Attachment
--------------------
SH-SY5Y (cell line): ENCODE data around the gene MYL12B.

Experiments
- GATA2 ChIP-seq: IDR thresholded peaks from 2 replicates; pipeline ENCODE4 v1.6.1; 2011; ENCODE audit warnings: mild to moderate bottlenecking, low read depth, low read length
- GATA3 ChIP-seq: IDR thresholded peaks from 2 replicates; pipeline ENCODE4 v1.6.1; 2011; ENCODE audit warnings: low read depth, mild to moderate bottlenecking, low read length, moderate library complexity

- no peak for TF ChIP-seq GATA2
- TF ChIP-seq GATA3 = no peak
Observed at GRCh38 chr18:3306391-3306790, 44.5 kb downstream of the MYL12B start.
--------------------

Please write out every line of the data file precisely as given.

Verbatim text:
SH-SY5Y (cell line): ENCODE data around the gene MYL12B.

Experiments
- GATA2 ChIP-seq: IDR thresholded peaks from 2 replicates; pipeline ENCODE4 v1.6.1; 2011; ENCODE audit warnings: mild to moderate bottlenecking, low read depth, low read length
- GATA3 ChIP-seq: IDR thresholded peaks from 2 replicates; pipeline ENCODE4 v1.6.1; 2011; ENCODE audit warnings: low read depth, mild to moderate bottlenecking, low read length, moderate library complexity

- no peak for TF ChIP-seq GATA2
- TF ChIP-seq GATA3 = no peak
Observed at GRCh38 chr18:3306391-3306790, 44.5 kb downstream of the MYL12B start.